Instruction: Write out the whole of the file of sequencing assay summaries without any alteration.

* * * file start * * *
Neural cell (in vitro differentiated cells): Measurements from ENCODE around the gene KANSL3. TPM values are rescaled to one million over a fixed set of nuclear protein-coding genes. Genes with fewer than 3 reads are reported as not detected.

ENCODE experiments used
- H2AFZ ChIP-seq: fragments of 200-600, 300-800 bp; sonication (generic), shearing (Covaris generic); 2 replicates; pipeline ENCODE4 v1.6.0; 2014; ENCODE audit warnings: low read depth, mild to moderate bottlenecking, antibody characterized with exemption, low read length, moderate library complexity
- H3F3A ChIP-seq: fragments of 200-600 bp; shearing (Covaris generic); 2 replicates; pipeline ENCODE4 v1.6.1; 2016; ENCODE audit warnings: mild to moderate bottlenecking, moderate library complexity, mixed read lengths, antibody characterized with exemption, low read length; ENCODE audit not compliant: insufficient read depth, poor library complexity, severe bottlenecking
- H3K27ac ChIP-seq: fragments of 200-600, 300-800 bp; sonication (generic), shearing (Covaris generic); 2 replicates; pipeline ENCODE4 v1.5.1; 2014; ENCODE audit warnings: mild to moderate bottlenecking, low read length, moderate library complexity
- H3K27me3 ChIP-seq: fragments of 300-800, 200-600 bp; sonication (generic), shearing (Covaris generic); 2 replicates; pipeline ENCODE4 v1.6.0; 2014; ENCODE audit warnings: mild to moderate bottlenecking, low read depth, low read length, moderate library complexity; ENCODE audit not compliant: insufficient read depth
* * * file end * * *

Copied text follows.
Neural cell (in vitro differentiated cells): Measurements from ENCODE around the gene KANSL3. TPM values are rescaled to one million over a fixed set of nuclear protein-coding genes. Genes with fewer than 3 reads are reported as not detected.

ENCODE experiments used
- H2AFZ ChIP-seq: fragments of 200-600, 300-800 bp; sonication (generic), shearing (Covaris generic); 2 replicates; pipeline ENCODE4 v1.6.0; 2014; ENCODE audit warnings: low read depth, mild to moderate bottlenecking, antibody characterized with exemption, low read length, moderate library complexity
- H3F3A ChIP-seq: fragments of 200-600 bp; shearing (Covaris generic); 2 replicates; pipeline ENCODE4 v1.6.1; 2016; ENCODE audit warnings: mild to moderate bottlenecking, moderate library complexity, mixed read lengths, antibody characterized with exemption, low read length; ENCODE audit not compliant: insufficient read depth, poor library complexity, severe bottlenecking
- H3K27ac ChIP-seq: fragments of 200-600, 300-800 bp; sonication (generic), shearing (Covaris generic); 2 replicates; pipeline ENCODE4 v1.5.1; 2014; ENCODE audit warnings: mild to moderate bottlenecking, low read length, moderate library complexity
- H3K27me3 ChIP-seq: fragments of 300-800, 200-600 bp; sonication (generic), shearing (Covaris generic); 2 replicates; pipeline ENCODE4 v1.6.0; 2014; ENCODE audit warnings: mild to moderate bottlenecking, low read depth, low read length, moderate library complexity; ENCODE audit not compliant: insufficient read depth